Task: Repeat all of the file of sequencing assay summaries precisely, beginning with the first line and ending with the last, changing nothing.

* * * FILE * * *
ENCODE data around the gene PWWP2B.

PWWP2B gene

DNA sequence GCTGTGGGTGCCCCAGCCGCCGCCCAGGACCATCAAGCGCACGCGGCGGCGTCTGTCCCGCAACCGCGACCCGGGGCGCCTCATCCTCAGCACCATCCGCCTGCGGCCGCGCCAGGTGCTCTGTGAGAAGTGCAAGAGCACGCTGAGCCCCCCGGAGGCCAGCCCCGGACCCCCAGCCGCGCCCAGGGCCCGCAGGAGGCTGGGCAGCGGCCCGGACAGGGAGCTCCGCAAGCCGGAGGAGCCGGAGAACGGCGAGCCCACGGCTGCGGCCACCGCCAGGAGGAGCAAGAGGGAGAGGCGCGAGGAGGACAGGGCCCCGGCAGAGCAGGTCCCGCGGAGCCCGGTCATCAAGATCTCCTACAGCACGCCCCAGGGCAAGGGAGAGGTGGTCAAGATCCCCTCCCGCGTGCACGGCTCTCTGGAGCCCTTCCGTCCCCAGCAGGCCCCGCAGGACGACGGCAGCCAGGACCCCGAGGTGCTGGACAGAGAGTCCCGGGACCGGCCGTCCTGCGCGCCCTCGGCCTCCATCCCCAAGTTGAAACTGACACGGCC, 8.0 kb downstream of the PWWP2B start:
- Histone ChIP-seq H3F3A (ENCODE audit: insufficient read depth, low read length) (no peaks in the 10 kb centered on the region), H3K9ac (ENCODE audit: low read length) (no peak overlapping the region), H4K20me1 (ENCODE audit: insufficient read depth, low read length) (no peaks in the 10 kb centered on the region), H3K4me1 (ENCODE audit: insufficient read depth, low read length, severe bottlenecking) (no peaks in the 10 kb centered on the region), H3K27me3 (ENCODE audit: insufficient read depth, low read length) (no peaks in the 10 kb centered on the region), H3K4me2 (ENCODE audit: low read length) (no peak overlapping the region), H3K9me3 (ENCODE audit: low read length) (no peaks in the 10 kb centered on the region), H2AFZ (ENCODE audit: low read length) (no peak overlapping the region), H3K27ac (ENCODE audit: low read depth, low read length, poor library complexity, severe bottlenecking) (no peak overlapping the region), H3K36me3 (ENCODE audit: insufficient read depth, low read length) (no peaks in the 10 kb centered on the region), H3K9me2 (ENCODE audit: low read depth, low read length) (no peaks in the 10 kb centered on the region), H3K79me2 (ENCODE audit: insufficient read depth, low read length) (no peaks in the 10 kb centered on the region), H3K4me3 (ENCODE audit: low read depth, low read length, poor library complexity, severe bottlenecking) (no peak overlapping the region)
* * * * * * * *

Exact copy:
ENCODE data around the gene PWWP2B.

PWWP2B gene

DNA sequence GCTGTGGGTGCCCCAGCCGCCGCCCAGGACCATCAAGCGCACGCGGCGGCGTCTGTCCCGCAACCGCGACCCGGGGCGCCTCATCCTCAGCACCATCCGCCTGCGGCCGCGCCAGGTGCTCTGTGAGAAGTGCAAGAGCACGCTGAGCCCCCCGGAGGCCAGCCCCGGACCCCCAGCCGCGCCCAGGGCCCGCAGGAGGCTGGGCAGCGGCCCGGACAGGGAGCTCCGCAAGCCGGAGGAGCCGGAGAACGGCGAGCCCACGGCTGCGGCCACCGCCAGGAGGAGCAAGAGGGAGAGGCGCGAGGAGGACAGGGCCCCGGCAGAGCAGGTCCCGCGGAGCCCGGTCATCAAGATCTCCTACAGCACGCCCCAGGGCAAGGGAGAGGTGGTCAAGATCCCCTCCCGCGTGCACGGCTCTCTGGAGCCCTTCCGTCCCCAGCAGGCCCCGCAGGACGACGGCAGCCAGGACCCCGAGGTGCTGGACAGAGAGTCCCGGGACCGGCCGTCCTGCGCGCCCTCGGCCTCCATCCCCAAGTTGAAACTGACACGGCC, 8.0 kb downstream of the PWWP2B start:
- Histone ChIP-seq H3F3A (ENCODE audit: insufficient read depth, low read length) (no peaks in the 10 kb centered on the region), H3K9ac (ENCODE audit: low read length) (no peak overlapping the region), H4K20me1 (ENCODE audit: insufficient read depth, low read length) (no peaks in the 10 kb centered on the region), H3K4me1 (ENCODE audit: insufficient read depth, low read length, severe bottlenecking) (no peaks in the 10 kb centered on the region), H3K27me3 (ENCODE audit: insufficient read depth, low read length) (no peaks in the 10 kb centered on the region), H3K4me2 (ENCODE audit: low read length) (no peak overlapping the region), H3K9me3 (ENCODE audit: low read length) (no peaks in the 10 kb centered on the region), H2AFZ (ENCODE audit: low read length) (no peak overlapping the region), H3K27ac (ENCODE audit: low read depth, low read length, poor library complexity, severe bottlenecking) (no peak overlapping the region), H3K36me3 (ENCODE audit: insufficient read depth, low read length) (no peaks in the 10 kb centered on the region), H3K9me2 (ENCODE audit: low read depth, low read length) (no peaks in the 10 kb centered on the region), H3K79me2 (ENCODE audit: insufficient read depth, low read length) (no peaks in the 10 kb centered on the region), H3K4me3 (ENCODE audit: low read depth, low read length, poor library complexity, severe bottlenecking) (no peak overlapping the region)